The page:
You can see these changes by starting with a simple supply and demand graph showing an initial equilibrium, and then drawing the new demand or supply curve and observing the new equilibrium point.  In order to do well in this course, you will need to become proficient at drawing supply and demand graphs and using them to determine the consequences of changes in demand, supply, or both.

The four basic changes (increase in demand, decline in demand, increase in supply, reduction in supply) are illustrated in the diagrams below.  Note that in each case, there is a movement along the curve for the aspect that does not change.  That is, when demand increases, there is an increase in the quantity supplied (movement along the supply curve) as the market moves from the initial equilibrium price to the new equilibrium price.   Likewise, when there is an increase in supply, there is an increase in the quantity demanded (downward movement along the demand curve).

1. An increase in demand

Online Notes: Equilibrium, Changes in Supply and Demand, and Price Ceiling and Floors

Equilibrium

Supply and demand come together in the marketplace.  With a downward-sloping demand curve and an upward-sloping supply curve, there will ordinarily be a point of intersection of the two curves.  That point shows the price at which the quantity demanded in the market equals the quantity supplied.  This is called an equilibrium point. and the corresponding price is the equilibrium price while the corresponding quantity is the equilibrium quantityAt equilibrium, there is no tendency for price or quantity to change.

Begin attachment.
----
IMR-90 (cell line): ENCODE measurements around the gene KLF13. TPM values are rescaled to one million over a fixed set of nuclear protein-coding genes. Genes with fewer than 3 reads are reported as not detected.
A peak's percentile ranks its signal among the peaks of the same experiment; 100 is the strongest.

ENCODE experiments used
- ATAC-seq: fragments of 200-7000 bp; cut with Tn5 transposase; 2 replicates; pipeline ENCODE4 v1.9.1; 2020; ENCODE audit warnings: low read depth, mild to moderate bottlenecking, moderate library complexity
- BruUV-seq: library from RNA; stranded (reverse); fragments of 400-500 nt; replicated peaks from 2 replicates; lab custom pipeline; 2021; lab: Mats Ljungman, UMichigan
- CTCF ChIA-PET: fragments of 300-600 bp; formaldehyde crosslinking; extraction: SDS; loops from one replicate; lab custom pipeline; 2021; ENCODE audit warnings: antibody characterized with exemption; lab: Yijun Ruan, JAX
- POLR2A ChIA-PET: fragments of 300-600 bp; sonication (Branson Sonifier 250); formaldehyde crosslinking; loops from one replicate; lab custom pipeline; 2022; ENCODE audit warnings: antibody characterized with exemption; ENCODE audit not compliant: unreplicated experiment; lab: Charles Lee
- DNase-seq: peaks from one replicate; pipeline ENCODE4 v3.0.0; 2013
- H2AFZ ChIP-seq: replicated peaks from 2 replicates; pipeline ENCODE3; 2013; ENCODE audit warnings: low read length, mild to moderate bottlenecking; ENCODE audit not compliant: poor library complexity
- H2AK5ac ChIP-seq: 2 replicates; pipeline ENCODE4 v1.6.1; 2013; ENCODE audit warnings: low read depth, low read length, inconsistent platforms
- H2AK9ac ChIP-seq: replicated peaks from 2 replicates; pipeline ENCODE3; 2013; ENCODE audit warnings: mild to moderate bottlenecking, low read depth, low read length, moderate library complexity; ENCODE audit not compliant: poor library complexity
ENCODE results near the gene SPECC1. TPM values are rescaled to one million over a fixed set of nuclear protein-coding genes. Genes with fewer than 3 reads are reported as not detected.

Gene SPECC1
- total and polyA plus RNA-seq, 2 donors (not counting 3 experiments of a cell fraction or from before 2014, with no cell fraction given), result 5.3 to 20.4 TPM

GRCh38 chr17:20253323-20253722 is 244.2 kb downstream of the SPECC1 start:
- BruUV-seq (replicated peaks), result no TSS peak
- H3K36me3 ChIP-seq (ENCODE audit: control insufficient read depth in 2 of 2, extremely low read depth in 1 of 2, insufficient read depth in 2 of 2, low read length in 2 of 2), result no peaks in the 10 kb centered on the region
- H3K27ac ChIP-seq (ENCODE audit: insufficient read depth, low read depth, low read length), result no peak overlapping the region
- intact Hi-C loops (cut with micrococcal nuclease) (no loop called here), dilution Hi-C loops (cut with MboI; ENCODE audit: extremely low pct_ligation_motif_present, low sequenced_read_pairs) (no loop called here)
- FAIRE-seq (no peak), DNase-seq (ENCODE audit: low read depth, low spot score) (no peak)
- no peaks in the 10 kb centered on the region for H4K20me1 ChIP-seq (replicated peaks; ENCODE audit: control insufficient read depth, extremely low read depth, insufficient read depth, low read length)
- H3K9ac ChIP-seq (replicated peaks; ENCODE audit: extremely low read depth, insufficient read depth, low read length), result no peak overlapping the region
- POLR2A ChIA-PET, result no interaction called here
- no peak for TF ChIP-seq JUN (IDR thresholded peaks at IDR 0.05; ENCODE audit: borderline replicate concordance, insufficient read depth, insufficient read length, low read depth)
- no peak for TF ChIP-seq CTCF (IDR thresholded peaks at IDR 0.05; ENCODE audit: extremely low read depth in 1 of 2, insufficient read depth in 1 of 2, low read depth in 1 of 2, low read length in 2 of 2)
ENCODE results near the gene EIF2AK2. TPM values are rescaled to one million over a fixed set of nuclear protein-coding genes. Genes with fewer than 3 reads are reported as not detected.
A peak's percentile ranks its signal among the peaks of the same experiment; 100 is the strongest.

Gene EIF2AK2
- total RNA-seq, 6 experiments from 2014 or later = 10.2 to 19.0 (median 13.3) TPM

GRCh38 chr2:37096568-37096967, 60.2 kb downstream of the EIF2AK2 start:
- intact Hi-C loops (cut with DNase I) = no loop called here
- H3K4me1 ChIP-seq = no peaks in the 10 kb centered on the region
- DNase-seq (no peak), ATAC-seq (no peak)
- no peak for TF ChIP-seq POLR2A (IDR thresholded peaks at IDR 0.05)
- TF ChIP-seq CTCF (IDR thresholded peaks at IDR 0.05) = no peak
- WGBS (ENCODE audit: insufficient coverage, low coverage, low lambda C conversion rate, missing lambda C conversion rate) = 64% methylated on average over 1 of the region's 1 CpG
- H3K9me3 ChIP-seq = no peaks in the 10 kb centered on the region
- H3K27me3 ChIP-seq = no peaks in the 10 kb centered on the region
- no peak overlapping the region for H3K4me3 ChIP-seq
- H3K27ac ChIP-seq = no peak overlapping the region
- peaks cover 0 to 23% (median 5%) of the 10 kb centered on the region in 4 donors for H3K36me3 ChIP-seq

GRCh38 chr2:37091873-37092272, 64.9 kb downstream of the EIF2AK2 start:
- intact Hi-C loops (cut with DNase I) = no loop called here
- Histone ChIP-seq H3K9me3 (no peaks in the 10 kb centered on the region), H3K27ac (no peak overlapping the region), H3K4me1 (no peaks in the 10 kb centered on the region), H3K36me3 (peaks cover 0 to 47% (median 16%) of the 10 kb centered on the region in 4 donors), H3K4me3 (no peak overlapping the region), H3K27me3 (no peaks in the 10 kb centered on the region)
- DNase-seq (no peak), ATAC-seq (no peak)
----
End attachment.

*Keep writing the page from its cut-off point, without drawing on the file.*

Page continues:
Online Notes Equilibrium, Changes in Supply and Demand, and Price Ceiling and Floors

Consider now prices below the equilibrium price.  The quantity demanded will be greater than the quantity supplied.  This is referred to as excess demand. or a shortage .  In the face of a shortage, consumers will compete with one another for the limited supply, and this will result in an increase in the price of the product.  The increase in price will stimulate a reduction in quantity demanded and an increase in quantity supplied (movements up along the demand curve and the supply curve) until the equilibrium point is reached.  Conversely, at prices above the equilibrium price, quantity demanded will be smaller than the quantity supplied, and there will be excess supply (a surplus ) in the market.  With a surplus, firms will compete to sell their products, and this will result in downward pressure on the price of the product.  As with a shortage, there will be movements along the supply and demand curves as price changes, until the equilibrium point is reached.